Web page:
Construction Site Pollution Prevention

Construction site runoff has been identified as a significant source of sediment loading within the urban environment, potentially contributing 25% of the entering Walnut Creek. Many strides have been made over the past two decades in the development and implementation of stormwater pollution prevention plans (SWPPPs). While most sites are applying for required permits and preparing SWPPPs, there appears to be room for improvement in installation and maintenance of adequate erosion and sediment best management practices (BMPs).

Key Questions:

What is the Difference Between Erosion and Sediment Control?

Erosion control practices protect the surface of the ground from being displaced by the force of falling precipitation or flowing water. Sediment control practices are intended to collect polluted runoff for a period of time, allowing suspended pollutants to settle out of runoff before it is allowed to leave a construction site.

Why is Pollution from Construction Sites a Problem?

Construction activities create new development from farmland or other open spaces. These activities strip off any vegetation that is reducing the potential for surface erosion. Once this vegetation is gone, the surface of the soil is easily washed away by rainfall and flowing water. Soil can also be tracked onto roads and highways or dumped into waterways. All of these actions make it likely that soil will be carried off site and washed into downstream storm sewers, creeks and rivers. This eroded soil (sediment) can plug up storm sewers and fill in waterways, affecting their ability to convey runoff. Other impacts of sediment are listed in detail in Chapter 6 of the plan.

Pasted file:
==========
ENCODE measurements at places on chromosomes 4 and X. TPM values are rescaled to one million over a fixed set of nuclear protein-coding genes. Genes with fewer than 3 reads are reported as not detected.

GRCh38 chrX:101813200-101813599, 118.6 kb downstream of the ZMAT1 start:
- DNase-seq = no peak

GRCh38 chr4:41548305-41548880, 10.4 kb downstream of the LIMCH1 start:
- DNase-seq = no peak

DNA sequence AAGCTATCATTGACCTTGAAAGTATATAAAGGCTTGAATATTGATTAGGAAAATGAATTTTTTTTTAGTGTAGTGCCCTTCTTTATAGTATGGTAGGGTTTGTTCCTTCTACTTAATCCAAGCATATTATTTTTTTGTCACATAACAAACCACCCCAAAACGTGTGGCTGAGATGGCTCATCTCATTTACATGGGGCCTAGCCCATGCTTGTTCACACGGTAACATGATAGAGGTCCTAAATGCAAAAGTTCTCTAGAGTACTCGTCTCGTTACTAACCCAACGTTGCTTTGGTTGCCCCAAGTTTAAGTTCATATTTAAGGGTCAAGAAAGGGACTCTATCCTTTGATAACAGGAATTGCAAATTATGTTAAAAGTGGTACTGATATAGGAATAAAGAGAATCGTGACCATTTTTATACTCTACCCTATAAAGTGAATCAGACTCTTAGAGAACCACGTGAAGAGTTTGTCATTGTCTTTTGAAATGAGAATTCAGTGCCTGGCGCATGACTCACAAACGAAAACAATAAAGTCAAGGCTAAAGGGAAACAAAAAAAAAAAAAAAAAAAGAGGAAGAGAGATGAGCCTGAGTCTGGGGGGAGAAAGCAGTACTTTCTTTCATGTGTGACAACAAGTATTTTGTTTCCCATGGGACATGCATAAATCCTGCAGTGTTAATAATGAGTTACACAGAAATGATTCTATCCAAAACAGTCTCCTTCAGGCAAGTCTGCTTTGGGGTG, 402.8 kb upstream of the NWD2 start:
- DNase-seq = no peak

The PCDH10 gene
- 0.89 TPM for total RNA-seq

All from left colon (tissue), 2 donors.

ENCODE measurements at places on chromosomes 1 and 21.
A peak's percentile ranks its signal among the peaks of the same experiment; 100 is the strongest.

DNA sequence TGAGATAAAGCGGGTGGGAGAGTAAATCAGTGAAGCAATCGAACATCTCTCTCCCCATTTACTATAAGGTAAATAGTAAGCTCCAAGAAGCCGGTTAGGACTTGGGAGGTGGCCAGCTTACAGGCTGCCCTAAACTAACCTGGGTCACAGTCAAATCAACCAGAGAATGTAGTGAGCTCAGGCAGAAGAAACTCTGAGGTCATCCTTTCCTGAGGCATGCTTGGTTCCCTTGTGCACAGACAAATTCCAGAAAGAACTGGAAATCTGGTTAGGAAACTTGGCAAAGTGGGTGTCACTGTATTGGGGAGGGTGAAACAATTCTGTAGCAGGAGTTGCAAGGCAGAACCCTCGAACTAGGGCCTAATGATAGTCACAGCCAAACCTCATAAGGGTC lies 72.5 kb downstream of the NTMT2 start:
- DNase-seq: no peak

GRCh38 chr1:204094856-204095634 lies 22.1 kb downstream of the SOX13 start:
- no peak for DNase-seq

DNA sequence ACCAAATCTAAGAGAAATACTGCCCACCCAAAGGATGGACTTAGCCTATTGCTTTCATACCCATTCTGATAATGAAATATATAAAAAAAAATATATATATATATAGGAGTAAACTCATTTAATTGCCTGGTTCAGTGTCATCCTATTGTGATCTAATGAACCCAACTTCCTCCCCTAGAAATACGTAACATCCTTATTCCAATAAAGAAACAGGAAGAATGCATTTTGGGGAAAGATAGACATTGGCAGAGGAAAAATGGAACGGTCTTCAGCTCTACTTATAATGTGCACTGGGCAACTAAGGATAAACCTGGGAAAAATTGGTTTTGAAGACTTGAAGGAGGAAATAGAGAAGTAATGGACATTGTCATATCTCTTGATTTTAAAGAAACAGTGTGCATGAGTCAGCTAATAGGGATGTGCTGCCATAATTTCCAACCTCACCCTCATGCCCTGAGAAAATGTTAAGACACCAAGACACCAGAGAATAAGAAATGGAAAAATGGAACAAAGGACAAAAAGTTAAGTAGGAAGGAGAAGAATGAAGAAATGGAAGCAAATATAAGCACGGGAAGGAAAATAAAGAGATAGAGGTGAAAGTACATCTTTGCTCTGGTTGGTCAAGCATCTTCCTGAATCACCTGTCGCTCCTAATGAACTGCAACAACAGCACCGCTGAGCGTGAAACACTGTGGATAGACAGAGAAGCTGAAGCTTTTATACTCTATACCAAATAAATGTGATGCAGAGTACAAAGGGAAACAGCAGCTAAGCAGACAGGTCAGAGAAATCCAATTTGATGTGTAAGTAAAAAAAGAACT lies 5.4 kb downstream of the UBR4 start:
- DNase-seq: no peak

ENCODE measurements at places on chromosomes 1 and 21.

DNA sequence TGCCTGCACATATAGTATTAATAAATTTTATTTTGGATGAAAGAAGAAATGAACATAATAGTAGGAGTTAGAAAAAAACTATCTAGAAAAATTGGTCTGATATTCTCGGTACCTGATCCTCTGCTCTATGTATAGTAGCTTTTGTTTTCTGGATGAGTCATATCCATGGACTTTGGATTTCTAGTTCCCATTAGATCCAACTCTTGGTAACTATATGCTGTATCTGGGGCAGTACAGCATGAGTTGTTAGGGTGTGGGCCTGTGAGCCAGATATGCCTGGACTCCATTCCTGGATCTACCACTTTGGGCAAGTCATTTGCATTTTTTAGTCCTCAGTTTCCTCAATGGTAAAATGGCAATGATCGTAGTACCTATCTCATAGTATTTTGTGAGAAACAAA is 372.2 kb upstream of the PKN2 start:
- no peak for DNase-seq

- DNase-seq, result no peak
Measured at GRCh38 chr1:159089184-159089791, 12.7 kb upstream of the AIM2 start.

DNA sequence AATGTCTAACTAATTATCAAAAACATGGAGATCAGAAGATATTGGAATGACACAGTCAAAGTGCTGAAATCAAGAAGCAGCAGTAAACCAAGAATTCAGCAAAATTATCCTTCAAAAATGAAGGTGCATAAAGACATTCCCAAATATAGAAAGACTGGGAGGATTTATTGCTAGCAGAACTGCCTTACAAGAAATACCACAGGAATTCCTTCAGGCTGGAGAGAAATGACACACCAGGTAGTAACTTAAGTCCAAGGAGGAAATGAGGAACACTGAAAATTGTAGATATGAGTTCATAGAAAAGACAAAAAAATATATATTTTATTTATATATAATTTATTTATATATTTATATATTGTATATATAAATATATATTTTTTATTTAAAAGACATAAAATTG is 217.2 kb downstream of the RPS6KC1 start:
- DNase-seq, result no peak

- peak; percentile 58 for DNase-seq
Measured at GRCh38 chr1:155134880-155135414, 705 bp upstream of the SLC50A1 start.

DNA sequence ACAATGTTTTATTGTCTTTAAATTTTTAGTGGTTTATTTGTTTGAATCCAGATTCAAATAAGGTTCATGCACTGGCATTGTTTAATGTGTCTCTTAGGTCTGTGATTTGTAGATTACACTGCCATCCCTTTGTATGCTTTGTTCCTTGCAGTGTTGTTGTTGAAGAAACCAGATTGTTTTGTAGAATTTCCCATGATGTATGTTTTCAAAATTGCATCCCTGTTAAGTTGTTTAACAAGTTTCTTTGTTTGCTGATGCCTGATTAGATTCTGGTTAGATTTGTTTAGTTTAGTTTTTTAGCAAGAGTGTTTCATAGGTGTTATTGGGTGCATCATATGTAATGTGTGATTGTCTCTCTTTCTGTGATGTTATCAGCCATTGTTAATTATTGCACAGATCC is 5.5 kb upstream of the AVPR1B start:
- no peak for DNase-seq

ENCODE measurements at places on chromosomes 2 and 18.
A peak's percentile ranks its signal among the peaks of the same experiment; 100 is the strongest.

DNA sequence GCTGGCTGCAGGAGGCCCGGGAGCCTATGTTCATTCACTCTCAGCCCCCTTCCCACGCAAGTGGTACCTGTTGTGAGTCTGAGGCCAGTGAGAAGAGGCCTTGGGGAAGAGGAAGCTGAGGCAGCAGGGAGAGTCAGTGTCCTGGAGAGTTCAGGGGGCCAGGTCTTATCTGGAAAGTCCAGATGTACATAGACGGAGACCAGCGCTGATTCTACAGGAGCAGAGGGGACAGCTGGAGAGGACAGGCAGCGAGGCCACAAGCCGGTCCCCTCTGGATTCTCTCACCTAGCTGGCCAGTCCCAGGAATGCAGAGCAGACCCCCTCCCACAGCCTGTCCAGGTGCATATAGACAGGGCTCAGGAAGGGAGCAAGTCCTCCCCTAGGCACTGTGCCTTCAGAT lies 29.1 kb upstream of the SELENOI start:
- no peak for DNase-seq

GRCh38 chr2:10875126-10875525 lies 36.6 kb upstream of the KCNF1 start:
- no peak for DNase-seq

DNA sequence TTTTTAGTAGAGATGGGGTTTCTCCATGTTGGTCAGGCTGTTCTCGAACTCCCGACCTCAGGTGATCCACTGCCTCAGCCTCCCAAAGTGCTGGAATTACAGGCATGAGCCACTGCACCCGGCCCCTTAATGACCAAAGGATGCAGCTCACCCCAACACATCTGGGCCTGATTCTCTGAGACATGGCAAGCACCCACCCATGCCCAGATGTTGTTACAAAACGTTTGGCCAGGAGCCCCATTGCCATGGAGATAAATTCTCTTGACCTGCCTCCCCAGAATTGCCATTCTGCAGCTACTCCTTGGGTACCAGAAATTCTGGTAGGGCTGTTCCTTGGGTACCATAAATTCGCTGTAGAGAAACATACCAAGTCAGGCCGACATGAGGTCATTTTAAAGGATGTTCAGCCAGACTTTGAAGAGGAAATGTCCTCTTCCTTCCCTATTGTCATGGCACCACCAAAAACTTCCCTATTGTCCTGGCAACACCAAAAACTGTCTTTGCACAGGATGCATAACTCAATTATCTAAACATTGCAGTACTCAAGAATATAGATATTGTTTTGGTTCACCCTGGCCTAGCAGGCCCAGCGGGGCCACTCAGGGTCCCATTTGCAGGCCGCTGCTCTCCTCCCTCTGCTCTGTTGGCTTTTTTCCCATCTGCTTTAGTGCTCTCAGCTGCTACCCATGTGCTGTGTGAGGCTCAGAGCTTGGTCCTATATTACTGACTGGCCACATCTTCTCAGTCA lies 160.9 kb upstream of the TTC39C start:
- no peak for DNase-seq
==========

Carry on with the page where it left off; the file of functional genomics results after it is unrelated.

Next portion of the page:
Without effective controls, sediment discharge from construction sites often will range between 35–45 tons per acre. Compare this with farmland areas which usually have loading rates of less than two tons per acre. Lawns and other stabilized areas have far lower erosion rates.

Construction sites can also be sources of other pollutants such as fuels, oils, paints, concrete washout, construction debris and human waste (collected in temporary toilet facilities from workers).

Recommended improvements to SWPPPs:

  • The plan should be a “living document.” The plan should be amended in some fashion so that the site map reflects current site conditions. Inspection records and changes to the sequence of construction events should be made part of the SWPPP document.
  • The SWPPP and all site controls are to be maintained as necessary until full establishment of vegetation across all disturbed areas. Site inspections and maintenance of controls should continue until all areas are stabilized with permanent vegetation and the Notice of Discontinuation (NOD) has been filed with the Iowa Department of Natural Resources.
The town of Mitchellville is near the headwaters of the Camp Creek watershed